Erie, 4-15 miles.
2. Mohawk and Hudson ; from Albany to Sche=
ncciady, 16 miles.
10 STATE OF NEW-YORK.
3. Utica and Schenectady^ 77 miles.
4. Syracuse and Utica, 53 miles.
5. Auburn and Syracuse, 26 miles.
6. Auburn and Rochester, 78 miles.
7. Tonawanda; from Rochester to Attica, 42 miles.
8. Attica and Buffalo, 31 miles.
The Railways numbered from 2 to 8, inclusive,
form a continuous line from Albany to Buffalo ;
whence tJiere is a railway, 23 miles in length, to
9. Albany and West Stockbridge ; from Green-
bush, on the Hudson, opposite Albany, to West
Stockbridge, in Massachusetts, 38 miles.
This work, in connection with the Western and
the Boston and Worcester railways, of Massachu-
setts, form an uninterrupted railway from Albany
10. Hudson and Berkshire ; a branch of the pre-
ceding, 34 miles in length.
11. Saratoga and Schenectady, 22 miles. This,
with No. 2, constitutes the line from Albany to Sa-
12. Eensselaer and Saratoga; from Troy to BalL
ston, Spa., where it intersects No. 11.
13. Schenectady and Troy, 20 miles.
14. Catskill and Cancijoharie, 78 miles.
15. Ithaca and Owego, 28 miles.
16. Corning and Blossburg ; from Corning, on
the Susquehanna, to Blossburg, Pa.
17. Lockport and Niagara Falls, 24 miles. â€”
(Travellers on the Erie Canal, destined for the Falls,
take the cars at Lockport.)
18. Skaneateles ; from Skaneateles to Elbridge,
19. New-York and Harlem; from New York to
White Plains, 28 miles.
Canals. â€” 1. E'ie; from Albany through Sche-
nectady, Utica, Rome, Montezuma, Rochester, and
JE^ockpcrt, to Buftalo, 363 miles.
STATE OF NEW-YORK. 11
2. Champlain ; branches offfrom the Erie Canal, 8
miles from Albany, and extends to Whitehall, on
Lake Champlain, 64 miles. Glenn's Falls feeder
3. Black River; also a branch of No. 1, from
Rome to the High Falls of Black River, in Oneida
and Lewis counties, 36 m. Boonville Feeder 10 m.
4. Cayuga and Seneca; from Geneva to Monte-
zuma, 23 miles.
5. Chenango; a branch of No. 1, from Utica to
Binghamton, 97 miles.
6. Genesee Valley; a branch of No. 1, from Ro-
chester to Olean, on the Alleghany river, 108 miles.
Dansvillc Branch 12 miles.
7. Oswego ; a branch of No. 1, from Syracuse to
Oswego, on Lake Ontario, 38 miles.
8. Hudson and Delaware; from Eddyville, near
Kingston, on the Hudson, to Honesdale, Pa., 108
9. Chemung; from Jefferson, at the head of Sen-
eca Lake, to Elmira, on the Tioga branch of the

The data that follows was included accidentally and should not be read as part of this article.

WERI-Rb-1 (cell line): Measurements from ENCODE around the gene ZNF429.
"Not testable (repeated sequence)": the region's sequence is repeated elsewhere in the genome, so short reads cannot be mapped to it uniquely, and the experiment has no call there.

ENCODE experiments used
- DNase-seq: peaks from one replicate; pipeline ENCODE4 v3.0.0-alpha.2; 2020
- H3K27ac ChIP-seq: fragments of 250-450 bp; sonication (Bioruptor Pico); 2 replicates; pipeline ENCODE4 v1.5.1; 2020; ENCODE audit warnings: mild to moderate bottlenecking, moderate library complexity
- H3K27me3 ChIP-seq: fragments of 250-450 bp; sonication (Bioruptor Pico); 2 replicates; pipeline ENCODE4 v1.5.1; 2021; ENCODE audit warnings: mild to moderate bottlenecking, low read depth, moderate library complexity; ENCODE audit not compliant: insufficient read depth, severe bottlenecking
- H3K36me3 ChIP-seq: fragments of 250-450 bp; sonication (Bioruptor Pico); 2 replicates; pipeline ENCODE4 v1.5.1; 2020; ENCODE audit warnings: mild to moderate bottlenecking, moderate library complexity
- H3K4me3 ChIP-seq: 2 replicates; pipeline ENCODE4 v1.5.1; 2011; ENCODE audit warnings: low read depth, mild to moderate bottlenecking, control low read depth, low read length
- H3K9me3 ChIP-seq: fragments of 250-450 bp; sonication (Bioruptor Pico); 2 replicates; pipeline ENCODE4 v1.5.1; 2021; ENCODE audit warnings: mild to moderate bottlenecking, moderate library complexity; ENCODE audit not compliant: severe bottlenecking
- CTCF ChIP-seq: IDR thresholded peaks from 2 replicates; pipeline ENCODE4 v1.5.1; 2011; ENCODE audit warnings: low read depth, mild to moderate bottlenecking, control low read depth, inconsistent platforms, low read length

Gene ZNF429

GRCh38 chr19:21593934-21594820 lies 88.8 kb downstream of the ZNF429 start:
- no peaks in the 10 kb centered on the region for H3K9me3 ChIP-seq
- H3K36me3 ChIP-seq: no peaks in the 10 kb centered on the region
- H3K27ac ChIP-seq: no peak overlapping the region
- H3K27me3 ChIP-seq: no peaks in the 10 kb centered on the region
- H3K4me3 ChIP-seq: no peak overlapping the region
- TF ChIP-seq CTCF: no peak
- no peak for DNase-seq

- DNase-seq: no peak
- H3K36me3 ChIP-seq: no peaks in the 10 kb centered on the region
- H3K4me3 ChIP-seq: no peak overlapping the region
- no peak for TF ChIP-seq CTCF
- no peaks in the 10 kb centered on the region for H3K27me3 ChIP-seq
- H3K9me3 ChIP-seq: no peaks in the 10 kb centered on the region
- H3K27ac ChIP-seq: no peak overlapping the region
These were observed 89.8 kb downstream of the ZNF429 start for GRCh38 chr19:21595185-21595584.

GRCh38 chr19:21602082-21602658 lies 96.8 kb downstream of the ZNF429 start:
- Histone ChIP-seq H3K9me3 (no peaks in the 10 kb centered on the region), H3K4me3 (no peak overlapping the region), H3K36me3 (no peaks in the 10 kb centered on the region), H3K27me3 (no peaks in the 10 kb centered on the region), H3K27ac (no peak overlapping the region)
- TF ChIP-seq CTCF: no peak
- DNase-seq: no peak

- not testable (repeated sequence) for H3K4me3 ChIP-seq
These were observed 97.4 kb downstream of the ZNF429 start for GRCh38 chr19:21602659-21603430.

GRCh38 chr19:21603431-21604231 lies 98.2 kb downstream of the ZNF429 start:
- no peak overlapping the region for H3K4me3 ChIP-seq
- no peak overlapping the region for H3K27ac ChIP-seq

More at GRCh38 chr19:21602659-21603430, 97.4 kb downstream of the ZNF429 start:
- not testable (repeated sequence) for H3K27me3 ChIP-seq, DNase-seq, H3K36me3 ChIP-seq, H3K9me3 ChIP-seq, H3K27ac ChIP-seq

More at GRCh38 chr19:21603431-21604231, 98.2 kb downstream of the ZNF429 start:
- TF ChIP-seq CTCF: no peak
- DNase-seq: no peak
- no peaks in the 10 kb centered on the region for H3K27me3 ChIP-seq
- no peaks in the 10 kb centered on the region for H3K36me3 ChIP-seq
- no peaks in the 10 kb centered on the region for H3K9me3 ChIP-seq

Susquehanna, 23 miles. Feeder from Fairport to
Corning, 16 miles.
10. Crooked Lake; from Penn Yan to Dresden,
Cities and Chief Towns â€” New York, the great
Metropolis, 312,710 inhabitants; Brooklyn, 36,283;
Albany, 33,721; Rochester, 20,191; Troy. 19,334;
Buffalo, 18,213; Utica, 12,782; Poughkeepsie,
10,006; Lockport, 9,125; Newhurgh, 8,933; Sche-
nectady, 6,784; Plattshurg, 6,416; Auburn, 5,626;
Ithaca, 5,650; Catskill, 5,339; Williamsburg,
5,094 ; Osicego, 4,665 ; Geneva, 4,368 ; Batavia,
4,219 ; Saratoga Springs, 3,384.
Government. â€” The Governor and Lieutenant Gov-
ernor are elected every two years. The latter is Pre-
sident of the Senate^ which consists of 32, and the
House of Assembly of 128 members. The former
are elected for fQur years and the latter for one year.
is STATE OF NEW-YORK.
For the election of Senators the State is divided
into eight districts, each of which chooses four Sen-
ators, one of whom is elected every year. The mem-
bers of the Lower House are elected by counties,
and are apportioned according to population. The
general election is held in October or November, as
the Legislature may direct, which meets on the first
Tuesday in January.
The Chmcellor and Judges are appointed by the
Governor and Senate. The former, and the Justi-
ces of the Supreme and Circuit Courts, hold their of-
fices during wood behavior, but not after they attain
the age of sixty years. The Judges of the County
Courts hold their offices for a term of five years.
The right of suffrage is accorded to every white
male who has attained the age of 21 years, and resi-
ded in the State on 3 year next preceding the election,
and six months in the county. Men of color who
possess an unencumbered freehold estate of the value
of ^250 are entitled to vote.
History. â€” The leading features in the early His-
tory of this now important State is the navigation of
the Hudson, in 1609, by Henry Hudson, an English-
man, in the service of the Dutch East India Com-
pany. Settlements on the river soon followed, when
Fort Orange (Albany) was erected.
In 1612 settlements were made by Dutch emi-
grants on Manhattan Island, chiefly along its southern
shore, to which they gave the name of " New Amster-
dam." The colony, under the title of the " New
Netherlands," soon began to flourish, and accord-
ingly attracted the attention of the Enghsh, who now
claimed a prior right to the country, but ultimately
relinquished the claim, when the New Netherland-
ers were permitted to enlarge their settlements with,
out further disturbance at that time. They were,
however, greatly annoyed by the Swedes on the Del-
aware and the EngUsh settlers in the East, with
whom border contests were of frequent occurrence.
STATE O^ r?EW-YORK. 13
One of the results of this condition of things was the
relinquishment of a part of Long Island to the En-
g'ish, in 1650. Stimulated by this important acquis
sition, the Enghsh renewed their ciaim, and in 1664
the entire country was granted to the Duke of York
and Albany, by his brother, King Charles II. The
Dutch, unable to resist the force sent against them,
surrendered to Colonel Nichols, who at once assumed
the government, and changed the name of the Prov-
ince to New York. Ln 1673, during the contest with
the Enghsh, the Dutch regained possession of the
colony ; but, on the termination of hostilities, in the
following year, was restored to the English, with
whom it continued until wrested from them by the
revolution of 1776. In 1683 the first Colonial As-
sembly met and assumed the exclusive power of